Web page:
Google continues to get serious about unseating Office in the enterprise by offering a bounty for new business customers of Google Docs.
Personally, I'm a huge fan of Google Apps. (I've even penned this piece in Google Docs.)
For many people though the question is: "What am I giving up when choosing Google Apps over Office?"
That question itself speaks volumes about how strongly Office is embedded into the corporate IT mindset. The tier of Office 365 that gets you the full edition of office is three times the price of Google Apps, so really the question should be "What do you get when you spent triple the amount of money?"
No one seems to be asking that question.
Office's competition has always been products that have tried to emulate Office's enormous bulk -- think LibreOffice in particular. Google Docs doesn't try to do that at all. It's a very minimal product.
We know that Office is enormous. There is nothing that the entire product suite can't do. People often complain about it's labyrinthine complexity. Another way to look at that is that Microsoft has actually done a skilled job in masking that complexity. There's enough in there to drive even the most ardent power user crazy.
Given Google's engineering resources, and acumen, added to the seriousness of their aggression against Microsoft's market share, it's safe to assume that Google's "light touch" when it comes to Google Docs is deliberate. Even if it could not build a case to replicate Office's complete feature set as a web application, it could fork LibreOffice and create an equivalent to Office 365 -- i.e., a fully featured office suite that's not really online, but bound into the cloud and sold on subscription.
What Google appears to be doing is designing the product on a continuum where you have "every feature you could possibly imagine" at one end, and "minimum viable product" at the other end. Google Docs does work really well for a decent swathe of commercial use cases.
If you look at Office Web Apps, you get an equivalent to Google Docs. Both are minimal applications that do just enough to be useful. Both offer extreme simplicity. Access a website and both the documents and the functionality are there. Everything is stored in the cloud so there's no fussing with local file systems.
In this regard, Microsoft has closed off Google's advantage. Both products work the same way, leaving the only differentiator as the additional stuff you get in Office that you can't get from either Google Docs or Office Web Apps.
The trick is to decide whether you have use cases within the organisation that tend to make you choose either "lightness," or "familiarity."
For example, say you run a telemarketing agency and each time you land an appointment for the client you need to send them a report with the new appointment's details. Do you need to do that in full desktop Word, or can you do it in Google Docs and send them a PDF? Or, say you have to prepare a report each month based on analytics from your web traffic. Can you do that in Google Docs?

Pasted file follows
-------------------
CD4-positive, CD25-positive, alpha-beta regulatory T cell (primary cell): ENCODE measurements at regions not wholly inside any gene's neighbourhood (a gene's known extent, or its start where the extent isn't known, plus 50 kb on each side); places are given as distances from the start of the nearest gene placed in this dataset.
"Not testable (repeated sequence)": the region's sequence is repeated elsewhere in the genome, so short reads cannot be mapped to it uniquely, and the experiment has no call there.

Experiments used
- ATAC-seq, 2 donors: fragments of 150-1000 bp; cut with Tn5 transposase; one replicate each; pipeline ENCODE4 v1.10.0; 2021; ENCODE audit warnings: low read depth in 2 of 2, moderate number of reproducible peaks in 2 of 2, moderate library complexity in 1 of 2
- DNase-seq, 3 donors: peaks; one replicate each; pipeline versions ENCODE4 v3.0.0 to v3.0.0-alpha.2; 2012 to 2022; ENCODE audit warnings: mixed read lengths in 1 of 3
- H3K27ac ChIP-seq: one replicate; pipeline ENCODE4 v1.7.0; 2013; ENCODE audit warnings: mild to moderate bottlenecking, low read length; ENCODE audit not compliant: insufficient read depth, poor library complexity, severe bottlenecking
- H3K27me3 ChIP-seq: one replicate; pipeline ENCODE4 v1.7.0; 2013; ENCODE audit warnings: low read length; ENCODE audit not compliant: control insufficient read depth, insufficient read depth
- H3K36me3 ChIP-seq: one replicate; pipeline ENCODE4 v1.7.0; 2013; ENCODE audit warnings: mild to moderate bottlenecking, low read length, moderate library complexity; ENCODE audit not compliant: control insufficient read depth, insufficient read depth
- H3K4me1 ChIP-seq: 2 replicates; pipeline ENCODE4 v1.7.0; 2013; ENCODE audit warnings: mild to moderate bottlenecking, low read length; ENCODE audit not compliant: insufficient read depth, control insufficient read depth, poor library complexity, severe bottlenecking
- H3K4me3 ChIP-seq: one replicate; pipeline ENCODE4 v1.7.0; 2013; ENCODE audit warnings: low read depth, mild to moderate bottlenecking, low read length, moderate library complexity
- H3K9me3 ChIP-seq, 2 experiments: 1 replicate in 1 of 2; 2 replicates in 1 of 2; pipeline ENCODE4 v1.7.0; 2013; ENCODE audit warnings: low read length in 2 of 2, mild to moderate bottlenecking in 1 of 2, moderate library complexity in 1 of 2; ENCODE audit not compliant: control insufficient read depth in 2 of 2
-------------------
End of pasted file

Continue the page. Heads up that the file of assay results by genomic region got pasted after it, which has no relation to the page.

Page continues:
In both of those cases, lightness wins. I would wager that in most commercial use cases lightness wins and, generally speaking, most people do not need the entire Office suite. Thus, the free or very cheap Google Docs or Office Web Apps product suffice.
But that ignores the "familiarity" side of the equation.
Familiarity on the other hand works from two perspectives. Firstly, you're never going to have a retrain anyone to use Office. Anyone you hire will have used Office, and everyone you already have on board will know how to use it. If you do anything different -- Google Docs or Office Web Apps -- you're going to have to retrain them, which obviously will have a cost.
Secondly, anyone you deal with will use Office, and those use cases you can't control. In the example of the telemarketing agency above, what happens if your client expects you to complete their complex, macro-ridden Excel workbook every week with an update of your progress? Now you need Office just to be responsive to your client's needs.
If you just buy full Office, you don't have to worry about either of those problems. Nor do you have to worry about whether you can trim down the use cases in your organisation such that you don't need Office. (Or, more likely, whether you can identify an audience in your organisation that doesn't need Office.)
I'm a huge fan of Google Docs, and in my work I use it every day. But as has always been the case in the IT industry, no one ever got fired for buying the thing that everyone else buys.
As mentioned, Office 365 is triple the cost of Google Apps, but from a number of important perspectives, there's very little difference between these competitors. Microsoft's messaging products (Exchange, Outlook) are ubiquitous. Microsoft and Google both know how to operate secure, cloud-scale operations. Office Web Apps and Google Docs are feature-equivalent.
The advantage Microsoft has is the enormous, and universal capabilities of full, installed Office. The curious thing is that although you probably don't really need it, and by extension don't need to pay for it, it's sufficiently cheap that you might as well operate on the old maxim that it's easier just to pay for it, and forget about thinking about it.
To put it another way, it's easier just to buy it rather than futz around deciding whether you need it.
What do you think? Post a comment, or talk to me on Twitter: @mbrit.